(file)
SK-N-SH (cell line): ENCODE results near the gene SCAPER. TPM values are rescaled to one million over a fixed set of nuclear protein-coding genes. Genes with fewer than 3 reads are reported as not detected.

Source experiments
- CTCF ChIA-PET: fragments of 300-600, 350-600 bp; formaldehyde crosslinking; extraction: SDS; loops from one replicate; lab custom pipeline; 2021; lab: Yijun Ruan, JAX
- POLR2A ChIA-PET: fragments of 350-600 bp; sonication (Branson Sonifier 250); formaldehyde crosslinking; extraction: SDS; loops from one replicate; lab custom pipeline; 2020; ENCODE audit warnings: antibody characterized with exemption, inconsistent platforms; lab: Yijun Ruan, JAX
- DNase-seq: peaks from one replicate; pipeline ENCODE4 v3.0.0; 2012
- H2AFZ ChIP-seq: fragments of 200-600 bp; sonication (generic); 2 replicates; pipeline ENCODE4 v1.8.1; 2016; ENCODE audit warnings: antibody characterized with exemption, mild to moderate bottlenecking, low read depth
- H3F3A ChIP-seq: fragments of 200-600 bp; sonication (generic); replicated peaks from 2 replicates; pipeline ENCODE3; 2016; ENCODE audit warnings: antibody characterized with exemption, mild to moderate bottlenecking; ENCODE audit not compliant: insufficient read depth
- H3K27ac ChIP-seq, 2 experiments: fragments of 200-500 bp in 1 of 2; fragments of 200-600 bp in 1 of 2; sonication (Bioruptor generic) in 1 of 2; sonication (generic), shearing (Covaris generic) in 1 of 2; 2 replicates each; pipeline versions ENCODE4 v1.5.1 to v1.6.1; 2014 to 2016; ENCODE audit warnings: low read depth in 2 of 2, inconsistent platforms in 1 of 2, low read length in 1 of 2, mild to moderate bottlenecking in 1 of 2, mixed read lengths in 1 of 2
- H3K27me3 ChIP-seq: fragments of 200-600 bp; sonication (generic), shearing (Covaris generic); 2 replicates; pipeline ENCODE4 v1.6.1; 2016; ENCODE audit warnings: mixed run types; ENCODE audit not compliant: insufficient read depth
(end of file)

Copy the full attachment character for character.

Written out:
SK-N-SH (cell line): ENCODE results near the gene SCAPER. TPM values are rescaled to one million over a fixed set of nuclear protein-coding genes. Genes with fewer than 3 reads are reported as not detected.

Source experiments
- CTCF ChIA-PET: fragments of 300-600, 350-600 bp; formaldehyde crosslinking; extraction: SDS; loops from one replicate; lab custom pipeline; 2021; lab: Yijun Ruan, JAX
- POLR2A ChIA-PET: fragments of 350-600 bp; sonication (Branson Sonifier 250); formaldehyde crosslinking; extraction: SDS; loops from one replicate; lab custom pipeline; 2020; ENCODE audit warnings: antibody characterized with exemption, inconsistent platforms; lab: Yijun Ruan, JAX
- DNase-seq: peaks from one replicate; pipeline ENCODE4 v3.0.0; 2012
- H2AFZ ChIP-seq: fragments of 200-600 bp; sonication (generic); 2 replicates; pipeline ENCODE4 v1.8.1; 2016; ENCODE audit warnings: antibody characterized with exemption, mild to moderate bottlenecking, low read depth
- H3F3A ChIP-seq: fragments of 200-600 bp; sonication (generic); replicated peaks from 2 replicates; pipeline ENCODE3; 2016; ENCODE audit warnings: antibody characterized with exemption, mild to moderate bottlenecking; ENCODE audit not compliant: insufficient read depth
- H3K27ac ChIP-seq, 2 experiments: fragments of 200-500 bp in 1 of 2; fragments of 200-600 bp in 1 of 2; sonication (Bioruptor generic) in 1 of 2; sonication (generic), shearing (Covaris generic) in 1 of 2; 2 replicates each; pipeline versions ENCODE4 v1.5.1 to v1.6.1; 2014 to 2016; ENCODE audit warnings: low read depth in 2 of 2, inconsistent platforms in 1 of 2, low read length in 1 of 2, mild to moderate bottlenecking in 1 of 2, mixed read lengths in 1 of 2
- H3K27me3 ChIP-seq: fragments of 200-600 bp; sonication (generic), shearing (Covaris generic); 2 replicates; pipeline ENCODE4 v1.6.1; 2016; ENCODE audit warnings: mixed run types; ENCODE audit not compliant: insufficient read depth